Having to argue my own point of view/reasoning/even rational/'emotions' without deferring to pretty much pension company advice while she does the same, sounds like opening a can of worms but might need to be done.

I did try to in a petty way divide our investments to keep track of her investment return 0% and my investment returns (double digit%) the idea being to have her watch me grow rich (hopefully to get her to change her mind).

My wife is pretty strong willed and repetitively insistent, so may well have her way on buying an apartment. Only damage limitation I have is setting a budget (without needing a mortgage and not selling our current house).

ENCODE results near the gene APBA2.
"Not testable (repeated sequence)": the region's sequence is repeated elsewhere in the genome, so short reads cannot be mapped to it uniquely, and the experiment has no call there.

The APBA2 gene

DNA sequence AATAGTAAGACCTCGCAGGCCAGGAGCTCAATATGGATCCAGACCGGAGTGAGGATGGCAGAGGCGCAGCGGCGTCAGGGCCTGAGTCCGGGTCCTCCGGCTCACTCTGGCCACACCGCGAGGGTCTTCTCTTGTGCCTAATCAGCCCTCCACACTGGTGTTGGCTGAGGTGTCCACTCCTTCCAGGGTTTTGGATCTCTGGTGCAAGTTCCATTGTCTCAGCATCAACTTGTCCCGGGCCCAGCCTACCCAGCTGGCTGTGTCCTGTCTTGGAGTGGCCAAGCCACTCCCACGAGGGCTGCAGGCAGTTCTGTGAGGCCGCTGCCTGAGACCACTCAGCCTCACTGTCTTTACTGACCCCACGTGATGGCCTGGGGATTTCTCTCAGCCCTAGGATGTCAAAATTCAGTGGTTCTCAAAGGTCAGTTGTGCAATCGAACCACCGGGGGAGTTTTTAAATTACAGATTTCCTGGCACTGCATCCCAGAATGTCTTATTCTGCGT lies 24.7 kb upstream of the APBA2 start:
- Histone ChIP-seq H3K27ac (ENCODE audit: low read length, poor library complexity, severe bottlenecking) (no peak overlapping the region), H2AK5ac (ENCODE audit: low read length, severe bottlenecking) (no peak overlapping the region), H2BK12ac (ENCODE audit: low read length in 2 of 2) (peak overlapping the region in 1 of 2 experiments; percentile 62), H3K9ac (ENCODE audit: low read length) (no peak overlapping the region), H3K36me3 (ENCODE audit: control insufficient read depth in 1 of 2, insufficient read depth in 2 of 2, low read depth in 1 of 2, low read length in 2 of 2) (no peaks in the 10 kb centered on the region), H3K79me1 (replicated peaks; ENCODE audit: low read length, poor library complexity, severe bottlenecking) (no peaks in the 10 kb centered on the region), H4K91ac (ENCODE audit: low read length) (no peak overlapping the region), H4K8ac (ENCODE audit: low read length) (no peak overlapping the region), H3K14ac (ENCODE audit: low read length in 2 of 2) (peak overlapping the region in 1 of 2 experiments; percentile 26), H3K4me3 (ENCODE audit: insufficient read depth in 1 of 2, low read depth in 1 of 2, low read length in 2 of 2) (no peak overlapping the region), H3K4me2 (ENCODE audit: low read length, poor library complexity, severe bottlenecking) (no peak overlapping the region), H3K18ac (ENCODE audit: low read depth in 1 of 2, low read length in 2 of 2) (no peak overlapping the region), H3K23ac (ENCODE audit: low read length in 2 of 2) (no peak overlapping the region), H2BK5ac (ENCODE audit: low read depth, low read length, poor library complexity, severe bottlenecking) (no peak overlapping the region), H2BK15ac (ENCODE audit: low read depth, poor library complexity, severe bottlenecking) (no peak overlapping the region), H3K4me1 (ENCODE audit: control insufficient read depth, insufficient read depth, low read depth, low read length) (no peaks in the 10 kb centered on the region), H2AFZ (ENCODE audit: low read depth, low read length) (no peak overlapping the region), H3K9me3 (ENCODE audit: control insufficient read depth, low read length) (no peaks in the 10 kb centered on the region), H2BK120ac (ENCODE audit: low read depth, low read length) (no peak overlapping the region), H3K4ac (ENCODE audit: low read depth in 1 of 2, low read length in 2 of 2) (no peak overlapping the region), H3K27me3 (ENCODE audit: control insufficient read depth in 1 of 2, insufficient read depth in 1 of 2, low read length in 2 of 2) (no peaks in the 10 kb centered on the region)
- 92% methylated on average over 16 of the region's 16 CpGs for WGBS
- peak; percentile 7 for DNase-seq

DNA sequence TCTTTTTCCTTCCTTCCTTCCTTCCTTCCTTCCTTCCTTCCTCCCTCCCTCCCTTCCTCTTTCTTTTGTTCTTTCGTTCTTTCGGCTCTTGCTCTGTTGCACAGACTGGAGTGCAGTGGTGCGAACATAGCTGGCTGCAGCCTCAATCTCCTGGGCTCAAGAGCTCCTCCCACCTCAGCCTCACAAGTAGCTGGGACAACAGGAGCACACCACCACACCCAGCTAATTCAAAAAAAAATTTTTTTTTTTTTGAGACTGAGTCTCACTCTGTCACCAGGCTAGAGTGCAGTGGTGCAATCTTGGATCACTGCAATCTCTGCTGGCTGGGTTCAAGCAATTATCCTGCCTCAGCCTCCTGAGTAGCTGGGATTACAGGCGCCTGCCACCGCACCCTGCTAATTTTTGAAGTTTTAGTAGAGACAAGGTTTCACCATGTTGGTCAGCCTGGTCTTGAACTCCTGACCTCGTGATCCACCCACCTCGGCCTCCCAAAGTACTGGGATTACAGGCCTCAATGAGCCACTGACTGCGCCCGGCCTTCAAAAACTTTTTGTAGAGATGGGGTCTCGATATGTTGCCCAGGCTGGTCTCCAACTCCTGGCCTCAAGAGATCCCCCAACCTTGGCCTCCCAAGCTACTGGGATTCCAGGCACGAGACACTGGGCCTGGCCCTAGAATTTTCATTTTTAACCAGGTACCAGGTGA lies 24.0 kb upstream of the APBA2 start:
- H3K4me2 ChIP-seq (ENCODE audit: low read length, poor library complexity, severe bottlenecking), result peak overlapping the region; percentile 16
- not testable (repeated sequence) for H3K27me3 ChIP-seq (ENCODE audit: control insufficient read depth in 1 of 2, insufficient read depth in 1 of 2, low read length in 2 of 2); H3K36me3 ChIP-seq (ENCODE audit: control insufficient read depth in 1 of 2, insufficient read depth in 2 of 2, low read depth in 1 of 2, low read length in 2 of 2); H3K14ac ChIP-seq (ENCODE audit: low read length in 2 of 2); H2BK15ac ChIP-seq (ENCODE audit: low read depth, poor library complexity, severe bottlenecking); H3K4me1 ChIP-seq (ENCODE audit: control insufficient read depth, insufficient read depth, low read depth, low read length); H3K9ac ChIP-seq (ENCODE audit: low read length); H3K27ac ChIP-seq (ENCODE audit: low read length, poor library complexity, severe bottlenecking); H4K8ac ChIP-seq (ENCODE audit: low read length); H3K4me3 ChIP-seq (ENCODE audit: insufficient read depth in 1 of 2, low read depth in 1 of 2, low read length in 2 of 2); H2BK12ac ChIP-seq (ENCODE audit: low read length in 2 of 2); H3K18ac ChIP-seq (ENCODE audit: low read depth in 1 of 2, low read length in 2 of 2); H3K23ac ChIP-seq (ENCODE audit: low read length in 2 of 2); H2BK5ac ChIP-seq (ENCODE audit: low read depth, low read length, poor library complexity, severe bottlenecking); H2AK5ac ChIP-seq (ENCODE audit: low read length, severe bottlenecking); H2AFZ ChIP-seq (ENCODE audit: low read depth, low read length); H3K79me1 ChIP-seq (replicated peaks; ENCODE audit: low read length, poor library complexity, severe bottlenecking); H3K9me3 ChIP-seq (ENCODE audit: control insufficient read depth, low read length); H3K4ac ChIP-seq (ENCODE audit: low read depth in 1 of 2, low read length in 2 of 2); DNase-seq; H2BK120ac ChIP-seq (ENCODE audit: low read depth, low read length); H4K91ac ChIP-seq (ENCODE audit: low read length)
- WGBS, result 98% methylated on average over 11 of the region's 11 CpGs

Buying an apartment would mean selling the stock in the company I work for.

It would be possible to sell the apartment if it did not suit at a future date.

I am nervous about large property transactions, expensive to sell again, maintenance problems, and horror stories: cracks/flammable cladding/building errors.

Apartment is tricky as the location you want to live in, might not suit for Buy To Let, basically higher rental % yield in average (but still Dublin commutable) locations. (I am talking bicycle commute (5km) not car commute). ie there are compromises between 'is this for my son to live in eventually' or 'is this a buy to let'.

My wife does not like her current job "the money" suggests she can give in her 3 months notice and take time off for holidays and finding her next job. Only 'real' thing wrong with her current job is difficult to take holidays. Other than that I do not think she will find anything better.